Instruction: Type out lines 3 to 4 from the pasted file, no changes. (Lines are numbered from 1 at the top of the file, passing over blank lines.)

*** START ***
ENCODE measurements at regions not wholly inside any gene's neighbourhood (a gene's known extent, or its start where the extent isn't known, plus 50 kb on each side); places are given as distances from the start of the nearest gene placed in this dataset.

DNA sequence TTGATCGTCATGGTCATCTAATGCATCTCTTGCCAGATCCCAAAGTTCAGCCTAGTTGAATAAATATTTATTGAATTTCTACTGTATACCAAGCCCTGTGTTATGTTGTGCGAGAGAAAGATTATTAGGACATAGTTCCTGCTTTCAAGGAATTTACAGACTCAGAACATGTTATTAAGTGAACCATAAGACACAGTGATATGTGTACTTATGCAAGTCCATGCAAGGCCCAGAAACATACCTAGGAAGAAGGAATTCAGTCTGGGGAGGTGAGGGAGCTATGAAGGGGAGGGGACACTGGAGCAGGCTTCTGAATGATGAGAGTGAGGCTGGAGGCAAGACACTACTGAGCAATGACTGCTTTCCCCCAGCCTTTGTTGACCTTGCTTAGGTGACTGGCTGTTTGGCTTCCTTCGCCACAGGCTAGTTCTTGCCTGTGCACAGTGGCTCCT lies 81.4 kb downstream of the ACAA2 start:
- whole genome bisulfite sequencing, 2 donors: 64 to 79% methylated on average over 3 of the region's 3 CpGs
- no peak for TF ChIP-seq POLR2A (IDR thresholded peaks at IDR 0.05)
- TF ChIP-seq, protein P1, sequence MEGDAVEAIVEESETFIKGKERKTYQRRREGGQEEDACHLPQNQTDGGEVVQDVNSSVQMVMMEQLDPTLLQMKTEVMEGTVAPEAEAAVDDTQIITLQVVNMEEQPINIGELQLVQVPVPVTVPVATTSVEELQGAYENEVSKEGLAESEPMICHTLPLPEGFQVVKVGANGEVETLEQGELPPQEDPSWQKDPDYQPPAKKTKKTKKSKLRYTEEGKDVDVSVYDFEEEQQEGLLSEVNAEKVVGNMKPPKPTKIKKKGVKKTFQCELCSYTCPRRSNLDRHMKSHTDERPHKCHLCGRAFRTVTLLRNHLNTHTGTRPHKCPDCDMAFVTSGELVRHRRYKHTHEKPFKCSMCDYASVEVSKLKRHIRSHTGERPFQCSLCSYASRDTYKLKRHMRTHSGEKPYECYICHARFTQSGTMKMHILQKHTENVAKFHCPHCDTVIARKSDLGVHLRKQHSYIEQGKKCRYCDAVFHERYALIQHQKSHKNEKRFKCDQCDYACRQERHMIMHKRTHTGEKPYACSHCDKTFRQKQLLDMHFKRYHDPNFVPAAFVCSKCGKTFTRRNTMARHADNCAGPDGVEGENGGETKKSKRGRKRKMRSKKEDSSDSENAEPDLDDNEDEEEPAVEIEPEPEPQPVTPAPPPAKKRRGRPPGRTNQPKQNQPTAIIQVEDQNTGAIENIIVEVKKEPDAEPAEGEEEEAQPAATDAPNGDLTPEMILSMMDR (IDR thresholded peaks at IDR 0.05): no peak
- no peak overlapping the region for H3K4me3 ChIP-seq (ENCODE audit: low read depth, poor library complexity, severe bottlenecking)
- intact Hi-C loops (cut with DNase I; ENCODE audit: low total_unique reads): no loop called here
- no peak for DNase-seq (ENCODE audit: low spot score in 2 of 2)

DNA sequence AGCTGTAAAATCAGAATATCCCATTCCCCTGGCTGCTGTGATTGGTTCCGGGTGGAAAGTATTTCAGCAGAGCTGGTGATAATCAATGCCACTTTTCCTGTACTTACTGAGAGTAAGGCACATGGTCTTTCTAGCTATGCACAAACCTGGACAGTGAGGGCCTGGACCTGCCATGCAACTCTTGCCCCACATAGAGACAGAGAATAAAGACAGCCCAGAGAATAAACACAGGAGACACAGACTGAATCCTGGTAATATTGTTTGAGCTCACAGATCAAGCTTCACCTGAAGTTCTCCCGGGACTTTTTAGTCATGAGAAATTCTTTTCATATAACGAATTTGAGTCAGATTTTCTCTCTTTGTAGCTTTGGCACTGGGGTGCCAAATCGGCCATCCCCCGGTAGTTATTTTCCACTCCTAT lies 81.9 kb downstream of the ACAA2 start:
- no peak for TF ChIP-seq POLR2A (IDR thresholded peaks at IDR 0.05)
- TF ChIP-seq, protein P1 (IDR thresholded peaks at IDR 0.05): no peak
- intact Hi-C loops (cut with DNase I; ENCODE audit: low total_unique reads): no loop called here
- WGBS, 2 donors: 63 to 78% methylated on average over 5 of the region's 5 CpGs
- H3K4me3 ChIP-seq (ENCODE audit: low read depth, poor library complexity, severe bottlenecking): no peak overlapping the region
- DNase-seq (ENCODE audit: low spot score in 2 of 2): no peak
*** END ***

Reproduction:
- whole genome bisulfite sequencing, 2 donors: 64 to 79% methylated on average over 3 of the region's 3 CpGs
- no peak for TF ChIP-seq POLR2A (IDR thresholded peaks at IDR 0.05)